My background and childhood make traveling both a requirement for my mental health and a particularly fraught experience. I can’t stay in one place, but I’m also always aware of the privilege that allows me some measure of mobility and the impact my mobility has on the places I visit (not to mention the overall environment, etc.).
On our recent trip to Hawai’i, one day my partner and I visited Waipi’o Valley. We’d done some research ahead of time, knew the valley is privately owned and that hiking is restricted to a few trails, each, according to our reading, more grueling than the next—but all promising incredible “rewards” for those willing to take on the challenge. Gazing out from the lookout point was incredible enough—the land alive and pulsing quietly. And as we stood there, reading the placards, watching mist roll through the valley, the whir of a drone started up behind us. Someone had broken from their tour group cluster and now stood twenty feet away from the lookout ledge, watching the screen in their hands as they steered the drone farther and farther into the air over the valley. Less than a minute later the attendant from the state park kiosk at the top of the hill came running down the hill yelling “What are you DOING?! Get that drone out of there NOW!” After a few minutes of petulance (yes, I’m ascribing a state of mind to the drone-flier based on their tone of voice), the drone finally touched down and was put away. The tour group left a few minutes later. The air around us stilled, but a ripple of unease continued to wash through my system. We’d been quietly discussing not doing our planned hike, after reading the placards at the lookout, and after the drone encounter we spent a few more minutes watching the valley before paying our respects and making our way back to the car.
Since we landed on the Big Island I’d been having a tumultuous internal experience: we were visiting, after all, as Madam Pele made it quite clear that her work isn’t over, and I couldn’t help but feel like we were in some way parasitic for being on vacation during a natural disaster. Several people told us that seeing the volcano and fissures in action would be a “once in a lifetime experience,” which felt dismissive, in a big way, of the reality of life on a volcanic island.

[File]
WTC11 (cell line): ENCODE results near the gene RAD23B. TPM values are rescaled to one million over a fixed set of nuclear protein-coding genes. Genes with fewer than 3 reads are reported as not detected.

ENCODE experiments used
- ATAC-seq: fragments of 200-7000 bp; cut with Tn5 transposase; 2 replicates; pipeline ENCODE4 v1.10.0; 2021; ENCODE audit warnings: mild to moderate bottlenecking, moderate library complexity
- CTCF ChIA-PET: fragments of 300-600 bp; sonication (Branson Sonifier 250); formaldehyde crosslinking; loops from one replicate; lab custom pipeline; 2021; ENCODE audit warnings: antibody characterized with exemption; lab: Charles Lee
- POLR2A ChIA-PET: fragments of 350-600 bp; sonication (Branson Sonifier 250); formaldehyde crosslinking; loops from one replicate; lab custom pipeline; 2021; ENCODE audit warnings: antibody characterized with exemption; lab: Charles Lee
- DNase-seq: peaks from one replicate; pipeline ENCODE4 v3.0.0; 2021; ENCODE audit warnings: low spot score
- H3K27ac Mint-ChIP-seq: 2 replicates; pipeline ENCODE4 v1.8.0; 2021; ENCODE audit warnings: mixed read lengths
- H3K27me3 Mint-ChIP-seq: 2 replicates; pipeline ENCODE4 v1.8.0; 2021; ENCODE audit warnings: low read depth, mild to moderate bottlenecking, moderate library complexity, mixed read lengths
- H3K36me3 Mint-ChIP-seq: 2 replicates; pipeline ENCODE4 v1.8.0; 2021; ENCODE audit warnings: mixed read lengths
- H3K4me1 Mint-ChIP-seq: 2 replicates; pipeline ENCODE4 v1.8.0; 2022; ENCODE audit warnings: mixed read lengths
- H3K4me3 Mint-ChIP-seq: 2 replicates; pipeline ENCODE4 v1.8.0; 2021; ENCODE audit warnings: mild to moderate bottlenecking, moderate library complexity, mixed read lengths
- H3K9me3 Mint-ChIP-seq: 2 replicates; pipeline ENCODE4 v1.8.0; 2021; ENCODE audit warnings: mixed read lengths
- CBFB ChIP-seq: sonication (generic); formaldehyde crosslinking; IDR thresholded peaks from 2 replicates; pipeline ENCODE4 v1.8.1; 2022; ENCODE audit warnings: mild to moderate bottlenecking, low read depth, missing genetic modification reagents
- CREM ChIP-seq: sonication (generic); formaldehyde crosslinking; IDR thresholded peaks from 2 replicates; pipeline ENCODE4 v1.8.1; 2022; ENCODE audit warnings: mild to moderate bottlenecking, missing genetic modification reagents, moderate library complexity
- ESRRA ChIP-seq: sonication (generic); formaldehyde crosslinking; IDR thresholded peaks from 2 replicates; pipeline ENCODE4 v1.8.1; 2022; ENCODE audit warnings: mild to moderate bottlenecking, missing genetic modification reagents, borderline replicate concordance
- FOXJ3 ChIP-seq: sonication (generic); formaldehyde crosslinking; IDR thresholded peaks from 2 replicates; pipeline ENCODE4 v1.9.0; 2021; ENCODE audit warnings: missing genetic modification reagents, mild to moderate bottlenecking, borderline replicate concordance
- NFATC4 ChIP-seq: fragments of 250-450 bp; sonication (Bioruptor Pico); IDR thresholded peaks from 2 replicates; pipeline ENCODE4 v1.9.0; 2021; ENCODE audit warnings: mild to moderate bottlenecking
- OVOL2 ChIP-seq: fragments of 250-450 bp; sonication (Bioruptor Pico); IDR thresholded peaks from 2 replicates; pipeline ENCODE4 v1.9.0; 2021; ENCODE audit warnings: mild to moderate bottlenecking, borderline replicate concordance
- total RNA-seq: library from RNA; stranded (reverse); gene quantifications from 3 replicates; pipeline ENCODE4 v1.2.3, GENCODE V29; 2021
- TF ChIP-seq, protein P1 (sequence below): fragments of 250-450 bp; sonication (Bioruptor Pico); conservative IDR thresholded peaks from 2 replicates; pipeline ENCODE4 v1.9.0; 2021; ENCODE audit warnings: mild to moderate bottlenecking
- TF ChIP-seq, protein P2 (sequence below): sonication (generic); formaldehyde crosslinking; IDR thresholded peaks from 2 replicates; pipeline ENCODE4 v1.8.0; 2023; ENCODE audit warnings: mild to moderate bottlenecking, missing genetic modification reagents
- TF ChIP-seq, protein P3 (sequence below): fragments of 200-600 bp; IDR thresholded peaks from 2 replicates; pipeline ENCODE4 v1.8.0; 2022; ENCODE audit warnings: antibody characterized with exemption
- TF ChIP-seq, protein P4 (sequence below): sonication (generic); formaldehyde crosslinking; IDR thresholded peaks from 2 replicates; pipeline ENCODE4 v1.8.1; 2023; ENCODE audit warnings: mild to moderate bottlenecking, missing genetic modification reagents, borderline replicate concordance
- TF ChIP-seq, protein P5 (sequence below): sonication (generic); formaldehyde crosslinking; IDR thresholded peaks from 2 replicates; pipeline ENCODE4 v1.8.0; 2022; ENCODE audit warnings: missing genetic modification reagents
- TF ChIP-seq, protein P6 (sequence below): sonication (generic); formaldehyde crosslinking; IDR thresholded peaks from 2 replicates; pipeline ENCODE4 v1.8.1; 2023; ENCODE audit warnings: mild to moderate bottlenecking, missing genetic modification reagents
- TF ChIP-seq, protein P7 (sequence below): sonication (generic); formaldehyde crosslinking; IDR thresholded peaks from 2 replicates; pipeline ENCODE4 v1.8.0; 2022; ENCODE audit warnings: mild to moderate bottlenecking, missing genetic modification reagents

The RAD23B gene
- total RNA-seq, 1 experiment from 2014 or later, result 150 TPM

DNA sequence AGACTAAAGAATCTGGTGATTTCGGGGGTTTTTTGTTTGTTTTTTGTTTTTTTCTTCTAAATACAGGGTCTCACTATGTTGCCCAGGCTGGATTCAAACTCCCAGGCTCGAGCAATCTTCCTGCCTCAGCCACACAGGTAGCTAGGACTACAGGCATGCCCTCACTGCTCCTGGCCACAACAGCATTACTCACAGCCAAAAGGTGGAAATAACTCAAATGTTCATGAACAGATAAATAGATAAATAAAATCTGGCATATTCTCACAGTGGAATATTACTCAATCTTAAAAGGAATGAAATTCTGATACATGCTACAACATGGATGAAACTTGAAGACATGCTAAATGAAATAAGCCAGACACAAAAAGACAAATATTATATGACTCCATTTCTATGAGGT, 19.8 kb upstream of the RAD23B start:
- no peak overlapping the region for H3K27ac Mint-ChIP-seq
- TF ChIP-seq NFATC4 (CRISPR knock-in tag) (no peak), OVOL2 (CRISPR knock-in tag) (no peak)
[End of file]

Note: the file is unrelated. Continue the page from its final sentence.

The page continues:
That attitude felt like an invitation to say we’ve been to this idyllized paradise, during an eruption series no less, like bragging rights, and that feels icky, like colonization-lite: We’re not going to permanently ravage your land and decimate your population, but we are going to come in, trample through and over everything and demand “unique” “authentic” experiences that are thrilling enough to raise some arm hairs but still in all actuality quite safe, and also easily accessible, please, because we want to work hard enough to feel like we’ve “earned it” but not hard enough that it reminds us of work. And then we’re going to go home and tell people “We’ve been to/done Hawaii!” And people will say, “That’s great! What a once-in-a-lifetime trip. What’s next?!”
The life-long process of decolonizing mind, body, and spirit certainly does make traveling an interesting venture. I think it’s worth examining our underlying attitudes and beliefs toward traveling. What is the purpose, the desire, that drives the experience? Are we going to experience? To collect? To explore? To check off? To give, to receive, to benefit, to serve, to learn, to grow, to rest, to test? How does that purpose or desire effect the place to which we’re are traveling and the people who live in that place, who are not tourists or travelers themselves? Likewise, what is the history of that place and its people? How does our purpose and desire for travel engage with local history as well as with that place and its people in the context of global issues?
As I continue to digest and unpack the drone experience in particular, which I’m still doing nearly three weeks later at the time of this writing, I keep coming back to this underlying assumption that I observe in others as well as myself: that because we have tools and access, we have a right to use those tools or take that access wherever we want… As I mentioned above, to explore, to experience, to observe. To view the world through our camera lens, collecting photos as proof of our adventures.
More and more I’m wondering if morally this need to collect and document is a sign or symptom of the overall corruption of a Western colonizer’s mindset, of imperialism made flesh. “I can, so I will,”—no question of should I or may I or why do I feel the need to do/have/experience.
I suppose a lot of travel could be seen through that lens: a consumptive exploitative engagement with the unfamiliar. The purpose to conquer and tame, or at least to satisfy curiosity. The sense of ownership that comes with easy access instead of the sense of belonging that comes with cultivation.
Maybe this is a place for a paradigm shift: instead of collecting places and experiences as you travel, that spirit of accumulation and possession, maybe the spirit has to be belongingness and reverence, paying respect to. And if you really want to leave something behind, i.e. get involved in some way, make sure it’s something that’s needed and that has been asked for—ask questions, do research, build relationships first.
I know I’ll be pondering this for a long long time, and that it will affect the way I move through the world in a very literal sense. As always, I’m open to resources, thoughts, reflections, and challenges.